Maduro’s Come-to-Caracas Invite Has a Few Investors Saying Yes

  • Venezuelan president invited investors to Caracas for meeting
  • Nation’s five-year default odds have increased to 97 percent

Venezuela Inches Closer to Dictatorship

Nicolas Maduro’s invitation Friday for U.S. bond holders to visit Caracas seemed absurd. A trip to one of the world’s most violent cities generally doesn’t hold much allure, and then there are the additional challenges of navigating street protests, not running afoul of U.S. sanctions and finding a flight as airlines pull out of the market.

Yet a brave few investors say they might take Venezuela’s president up on his offer to meet. The world’s riskiest debt offers some of the best returns for traders who can stomach the drama, and any insight on the government’s willingness to keep paying is hugely valuable.

A meeting with high-level officials would be a unique opportunity to try to understand the workings of an opaque government and worth a trip to Venezuela, said a Boston-based fund manager whose firm is among the largest holders of the country’s bonds. He asked not to be identified because of the sensitivity of the matter. A New York-based portfolio manager, who also asked for anonymity to speak about private deliberations, said he’s preparing his visa application for a potential trip to Caracas in the next few weeks after Maduro’s invitation.

Traders are looking for any information they can find on the government’s strategy to keep current on its debt in the face of dwindling foreign reserves, sanctions that forbid U.S.-regulated financial institutions from helping the government raise new financing and a restive populace demanding more imports of food and medicine. Maduro and Hugo Chavez, his predecessor, have surprised many observers by always making good on their obligations, even while decrying what they see as financial sabotage orchestrated by an imperialist U.S.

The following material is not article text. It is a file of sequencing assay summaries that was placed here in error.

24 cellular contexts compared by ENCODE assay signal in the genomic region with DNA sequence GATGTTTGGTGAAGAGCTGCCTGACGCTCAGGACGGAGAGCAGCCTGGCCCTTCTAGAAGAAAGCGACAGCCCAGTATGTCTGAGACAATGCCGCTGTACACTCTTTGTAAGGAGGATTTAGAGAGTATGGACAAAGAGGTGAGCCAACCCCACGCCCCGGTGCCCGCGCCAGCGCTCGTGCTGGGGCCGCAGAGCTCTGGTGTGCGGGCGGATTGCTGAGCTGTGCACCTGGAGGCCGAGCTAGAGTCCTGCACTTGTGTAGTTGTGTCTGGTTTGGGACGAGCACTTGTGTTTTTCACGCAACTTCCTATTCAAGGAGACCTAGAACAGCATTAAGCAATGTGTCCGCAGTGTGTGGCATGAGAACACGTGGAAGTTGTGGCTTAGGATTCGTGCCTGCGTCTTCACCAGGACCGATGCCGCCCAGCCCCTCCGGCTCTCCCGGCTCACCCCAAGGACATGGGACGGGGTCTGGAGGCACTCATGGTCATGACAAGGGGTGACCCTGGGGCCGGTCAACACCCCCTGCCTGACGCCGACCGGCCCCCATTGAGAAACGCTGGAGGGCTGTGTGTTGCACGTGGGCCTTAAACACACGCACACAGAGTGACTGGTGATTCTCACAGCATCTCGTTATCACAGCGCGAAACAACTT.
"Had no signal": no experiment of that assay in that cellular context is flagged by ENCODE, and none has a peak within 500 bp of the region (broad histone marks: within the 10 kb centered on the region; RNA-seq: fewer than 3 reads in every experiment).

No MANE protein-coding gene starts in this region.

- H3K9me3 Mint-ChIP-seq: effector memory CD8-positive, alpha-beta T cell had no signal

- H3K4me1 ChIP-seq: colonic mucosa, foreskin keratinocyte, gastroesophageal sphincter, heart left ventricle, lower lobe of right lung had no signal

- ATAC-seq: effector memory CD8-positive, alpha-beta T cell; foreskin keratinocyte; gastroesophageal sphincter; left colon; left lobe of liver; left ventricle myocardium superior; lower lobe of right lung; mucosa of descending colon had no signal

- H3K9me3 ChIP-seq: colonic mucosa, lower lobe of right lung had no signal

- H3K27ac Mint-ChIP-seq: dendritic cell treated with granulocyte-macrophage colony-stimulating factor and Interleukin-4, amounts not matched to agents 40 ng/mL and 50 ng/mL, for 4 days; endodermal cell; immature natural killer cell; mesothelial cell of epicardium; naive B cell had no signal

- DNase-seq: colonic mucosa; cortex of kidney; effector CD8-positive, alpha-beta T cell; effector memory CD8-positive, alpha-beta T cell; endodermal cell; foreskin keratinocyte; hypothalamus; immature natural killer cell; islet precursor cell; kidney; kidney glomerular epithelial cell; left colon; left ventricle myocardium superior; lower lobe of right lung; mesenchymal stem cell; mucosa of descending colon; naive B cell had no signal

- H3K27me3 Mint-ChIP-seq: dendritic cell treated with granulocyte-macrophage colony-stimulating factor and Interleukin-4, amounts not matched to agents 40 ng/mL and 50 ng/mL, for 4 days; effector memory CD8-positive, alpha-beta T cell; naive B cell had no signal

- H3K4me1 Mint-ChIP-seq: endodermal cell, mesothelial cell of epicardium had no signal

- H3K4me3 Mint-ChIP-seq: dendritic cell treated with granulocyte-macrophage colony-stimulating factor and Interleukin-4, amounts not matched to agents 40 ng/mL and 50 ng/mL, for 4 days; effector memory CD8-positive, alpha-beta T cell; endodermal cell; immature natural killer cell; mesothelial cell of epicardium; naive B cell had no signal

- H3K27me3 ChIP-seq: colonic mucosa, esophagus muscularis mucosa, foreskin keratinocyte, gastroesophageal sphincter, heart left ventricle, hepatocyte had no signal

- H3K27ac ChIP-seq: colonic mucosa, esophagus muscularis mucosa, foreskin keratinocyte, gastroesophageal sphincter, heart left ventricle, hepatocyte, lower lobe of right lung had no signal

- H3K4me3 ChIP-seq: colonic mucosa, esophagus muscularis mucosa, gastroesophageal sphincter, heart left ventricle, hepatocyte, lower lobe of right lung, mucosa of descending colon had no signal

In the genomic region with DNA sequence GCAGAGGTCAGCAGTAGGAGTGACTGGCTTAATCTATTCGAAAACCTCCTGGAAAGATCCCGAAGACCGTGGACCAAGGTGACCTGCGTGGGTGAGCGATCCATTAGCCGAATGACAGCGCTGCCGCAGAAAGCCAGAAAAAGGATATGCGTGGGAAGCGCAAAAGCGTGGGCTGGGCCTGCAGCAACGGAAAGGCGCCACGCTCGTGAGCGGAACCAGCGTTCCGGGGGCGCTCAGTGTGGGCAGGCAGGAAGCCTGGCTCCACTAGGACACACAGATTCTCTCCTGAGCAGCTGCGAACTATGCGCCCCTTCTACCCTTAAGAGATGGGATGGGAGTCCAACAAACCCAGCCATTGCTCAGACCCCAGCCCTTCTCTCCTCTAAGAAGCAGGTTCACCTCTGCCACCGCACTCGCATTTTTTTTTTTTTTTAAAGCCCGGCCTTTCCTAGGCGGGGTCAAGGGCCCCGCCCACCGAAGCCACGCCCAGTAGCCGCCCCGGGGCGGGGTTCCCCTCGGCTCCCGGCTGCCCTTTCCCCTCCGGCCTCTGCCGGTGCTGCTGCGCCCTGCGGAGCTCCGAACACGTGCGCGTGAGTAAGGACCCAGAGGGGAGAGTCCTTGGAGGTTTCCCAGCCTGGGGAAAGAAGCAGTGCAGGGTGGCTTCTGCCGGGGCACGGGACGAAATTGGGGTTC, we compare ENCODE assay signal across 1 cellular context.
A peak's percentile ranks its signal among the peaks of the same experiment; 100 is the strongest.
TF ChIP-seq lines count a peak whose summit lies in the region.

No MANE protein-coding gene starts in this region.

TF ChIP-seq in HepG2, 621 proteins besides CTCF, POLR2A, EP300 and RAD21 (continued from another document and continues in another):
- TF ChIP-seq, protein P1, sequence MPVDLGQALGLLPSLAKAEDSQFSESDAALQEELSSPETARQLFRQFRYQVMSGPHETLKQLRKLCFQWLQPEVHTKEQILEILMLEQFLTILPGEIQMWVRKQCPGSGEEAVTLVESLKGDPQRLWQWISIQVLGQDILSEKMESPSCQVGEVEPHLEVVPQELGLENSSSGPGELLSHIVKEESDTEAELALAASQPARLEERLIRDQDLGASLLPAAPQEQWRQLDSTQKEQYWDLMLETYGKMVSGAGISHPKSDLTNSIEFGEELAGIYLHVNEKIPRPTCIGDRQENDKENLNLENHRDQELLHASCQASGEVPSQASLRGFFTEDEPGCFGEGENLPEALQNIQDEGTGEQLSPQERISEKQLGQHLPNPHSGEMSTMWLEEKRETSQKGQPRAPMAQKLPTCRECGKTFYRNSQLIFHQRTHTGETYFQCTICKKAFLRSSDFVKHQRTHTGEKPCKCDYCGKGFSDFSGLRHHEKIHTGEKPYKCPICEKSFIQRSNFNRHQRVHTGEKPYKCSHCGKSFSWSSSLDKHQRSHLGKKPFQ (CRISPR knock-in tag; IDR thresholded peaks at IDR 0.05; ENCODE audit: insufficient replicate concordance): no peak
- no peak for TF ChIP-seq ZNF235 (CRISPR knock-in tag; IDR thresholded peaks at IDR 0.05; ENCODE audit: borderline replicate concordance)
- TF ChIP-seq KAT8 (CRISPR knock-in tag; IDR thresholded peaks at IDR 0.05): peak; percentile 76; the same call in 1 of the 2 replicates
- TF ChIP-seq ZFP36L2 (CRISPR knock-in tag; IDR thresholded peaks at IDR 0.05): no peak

One complicating factor is that top Venezuelan officials, including Maduro himself as well as the chief financial officer at the state oil company, have been essentially blacklisted by U.S. sanctions that prohibit conversations that go beyond strictly informational in nature. A long list of legal and compliance rules would likely accompany any investor making a trip.

It’s also unclear who exactly from the government would attend the meetings. Bondholders at several New York-based hedge funds, who asked not to be identified, said that they couldn’t justify a trip because on past visits they’d only been able to meet with one or two officials, instead of the broad swath of representatives other countries make available.

Still, for those betting a large sum of money on some of the world’s highest yielding bonds, face-time with the nation’s main stakeholders could be beneficial.

“The most important positive takeaway that investors usually come away with after meeting officials is that Venezuela and PDVSA intend to pay,” said Russ Dallen, a managing partner at Caracas Capital Markets. The “negative takeaway is usually that a minister or functionary’s explanations of just how that payment is going to happen are improbable, unrealistic or unexplained.”

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